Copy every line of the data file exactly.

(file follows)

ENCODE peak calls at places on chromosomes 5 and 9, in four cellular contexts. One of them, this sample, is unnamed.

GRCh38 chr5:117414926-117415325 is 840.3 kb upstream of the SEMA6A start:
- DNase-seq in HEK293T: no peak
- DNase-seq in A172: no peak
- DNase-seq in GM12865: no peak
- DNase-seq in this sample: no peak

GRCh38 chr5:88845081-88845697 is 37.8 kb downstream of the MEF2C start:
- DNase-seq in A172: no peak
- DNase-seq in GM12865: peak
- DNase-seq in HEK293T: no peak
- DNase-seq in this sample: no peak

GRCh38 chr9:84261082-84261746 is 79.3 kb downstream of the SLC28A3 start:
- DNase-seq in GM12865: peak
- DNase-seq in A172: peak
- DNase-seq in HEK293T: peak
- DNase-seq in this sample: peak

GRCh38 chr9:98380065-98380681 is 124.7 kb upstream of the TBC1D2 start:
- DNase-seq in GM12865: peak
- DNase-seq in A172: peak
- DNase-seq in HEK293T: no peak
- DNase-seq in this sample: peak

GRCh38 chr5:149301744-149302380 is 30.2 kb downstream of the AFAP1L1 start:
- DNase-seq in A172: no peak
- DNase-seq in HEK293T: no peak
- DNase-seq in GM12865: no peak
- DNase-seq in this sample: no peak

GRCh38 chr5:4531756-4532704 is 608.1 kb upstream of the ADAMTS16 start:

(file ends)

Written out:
ENCODE peak calls at places on chromosomes 5 and 9, in four cellular contexts. One of them, this sample, is unnamed.

GRCh38 chr5:117414926-117415325 is 840.3 kb upstream of the SEMA6A start:
- DNase-seq in HEK293T: no peak
- DNase-seq in A172: no peak
- DNase-seq in GM12865: no peak
- DNase-seq in this sample: no peak

GRCh38 chr5:88845081-88845697 is 37.8 kb downstream of the MEF2C start:
- DNase-seq in A172: no peak
- DNase-seq in GM12865: peak
- DNase-seq in HEK293T: no peak
- DNase-seq in this sample: no peak

GRCh38 chr9:84261082-84261746 is 79.3 kb downstream of the SLC28A3 start:
- DNase-seq in GM12865: peak
- DNase-seq in A172: peak
- DNase-seq in HEK293T: peak
- DNase-seq in this sample: peak

GRCh38 chr9:98380065-98380681 is 124.7 kb upstream of the TBC1D2 start:
- DNase-seq in GM12865: peak
- DNase-seq in A172: peak
- DNase-seq in HEK293T: no peak
- DNase-seq in this sample: peak

GRCh38 chr5:149301744-149302380 is 30.2 kb downstream of the AFAP1L1 start:
- DNase-seq in A172: no peak
- DNase-seq in HEK293T: no peak
- DNase-seq in GM12865: no peak
- DNase-seq in this sample: no peak

GRCh38 chr5:4531756-4532704 is 608.1 kb upstream of the ADAMTS16 start: